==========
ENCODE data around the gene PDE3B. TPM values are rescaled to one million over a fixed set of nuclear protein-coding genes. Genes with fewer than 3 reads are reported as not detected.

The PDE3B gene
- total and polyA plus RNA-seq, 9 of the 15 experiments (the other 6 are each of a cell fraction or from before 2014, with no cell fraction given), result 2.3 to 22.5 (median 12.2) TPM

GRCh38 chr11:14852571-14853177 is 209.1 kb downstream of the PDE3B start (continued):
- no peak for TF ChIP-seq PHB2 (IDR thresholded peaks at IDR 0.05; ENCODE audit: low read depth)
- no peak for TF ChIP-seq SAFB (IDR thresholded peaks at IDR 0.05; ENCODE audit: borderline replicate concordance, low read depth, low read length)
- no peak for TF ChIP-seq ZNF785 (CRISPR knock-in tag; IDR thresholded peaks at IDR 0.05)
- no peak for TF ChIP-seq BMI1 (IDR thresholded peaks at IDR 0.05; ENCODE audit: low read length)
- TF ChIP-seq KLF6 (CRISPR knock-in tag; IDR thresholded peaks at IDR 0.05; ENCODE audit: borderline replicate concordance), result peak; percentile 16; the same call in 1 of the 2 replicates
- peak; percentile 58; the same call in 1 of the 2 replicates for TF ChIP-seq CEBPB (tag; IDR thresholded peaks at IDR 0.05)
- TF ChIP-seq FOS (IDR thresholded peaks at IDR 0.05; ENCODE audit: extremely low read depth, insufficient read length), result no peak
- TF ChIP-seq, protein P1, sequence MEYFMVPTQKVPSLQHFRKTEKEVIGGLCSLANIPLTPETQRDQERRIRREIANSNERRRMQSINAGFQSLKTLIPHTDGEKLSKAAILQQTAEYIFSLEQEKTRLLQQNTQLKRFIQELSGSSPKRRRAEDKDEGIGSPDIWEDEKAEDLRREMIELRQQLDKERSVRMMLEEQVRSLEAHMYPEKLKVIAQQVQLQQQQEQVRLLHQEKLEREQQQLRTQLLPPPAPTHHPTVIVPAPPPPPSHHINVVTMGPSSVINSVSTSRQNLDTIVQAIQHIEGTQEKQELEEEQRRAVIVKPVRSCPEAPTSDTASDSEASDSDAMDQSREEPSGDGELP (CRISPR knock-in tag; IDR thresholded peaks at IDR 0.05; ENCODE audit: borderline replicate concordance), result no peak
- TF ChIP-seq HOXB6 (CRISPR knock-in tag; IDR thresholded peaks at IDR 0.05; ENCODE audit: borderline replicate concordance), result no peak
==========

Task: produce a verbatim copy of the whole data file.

ENCODE data around the gene PDE3B. TPM values are rescaled to one million over a fixed set of nuclear protein-coding genes. Genes with fewer than 3 reads are reported as not detected.

The PDE3B gene
- total and polyA plus RNA-seq, 9 of the 15 experiments (the other 6 are each of a cell fraction or from before 2014, with no cell fraction given), result 2.3 to 22.5 (median 12.2) TPM

GRCh38 chr11:14852571-14853177 is 209.1 kb downstream of the PDE3B start (continued):
- no peak for TF ChIP-seq PHB2 (IDR thresholded peaks at IDR 0.05; ENCODE audit: low read depth)
- no peak for TF ChIP-seq SAFB (IDR thresholded peaks at IDR 0.05; ENCODE audit: borderline replicate concordance, low read depth, low read length)
- no peak for TF ChIP-seq ZNF785 (CRISPR knock-in tag; IDR thresholded peaks at IDR 0.05)
- no peak for TF ChIP-seq BMI1 (IDR thresholded peaks at IDR 0.05; ENCODE audit: low read length)
- TF ChIP-seq KLF6 (CRISPR knock-in tag; IDR thresholded peaks at IDR 0.05; ENCODE audit: borderline replicate concordance), result peak; percentile 16; the same call in 1 of the 2 replicates
- peak; percentile 58; the same call in 1 of the 2 replicates for TF ChIP-seq CEBPB (tag; IDR thresholded peaks at IDR 0.05)
- TF ChIP-seq FOS (IDR thresholded peaks at IDR 0.05; ENCODE audit: extremely low read depth, insufficient read length), result no peak
- TF ChIP-seq, protein P1, sequence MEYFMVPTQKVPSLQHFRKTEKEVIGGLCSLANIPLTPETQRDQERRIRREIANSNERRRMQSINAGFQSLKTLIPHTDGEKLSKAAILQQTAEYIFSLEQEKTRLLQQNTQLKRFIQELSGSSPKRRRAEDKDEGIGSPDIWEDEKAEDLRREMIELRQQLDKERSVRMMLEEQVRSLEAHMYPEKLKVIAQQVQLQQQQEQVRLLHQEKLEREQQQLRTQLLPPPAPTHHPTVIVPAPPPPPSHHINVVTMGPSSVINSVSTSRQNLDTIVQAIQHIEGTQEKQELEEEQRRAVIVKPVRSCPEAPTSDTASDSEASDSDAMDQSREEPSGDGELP (CRISPR knock-in tag; IDR thresholded peaks at IDR 0.05; ENCODE audit: borderline replicate concordance), result no peak
- TF ChIP-seq HOXB6 (CRISPR knock-in tag; IDR thresholded peaks at IDR 0.05; ENCODE audit: borderline replicate concordance), result no peak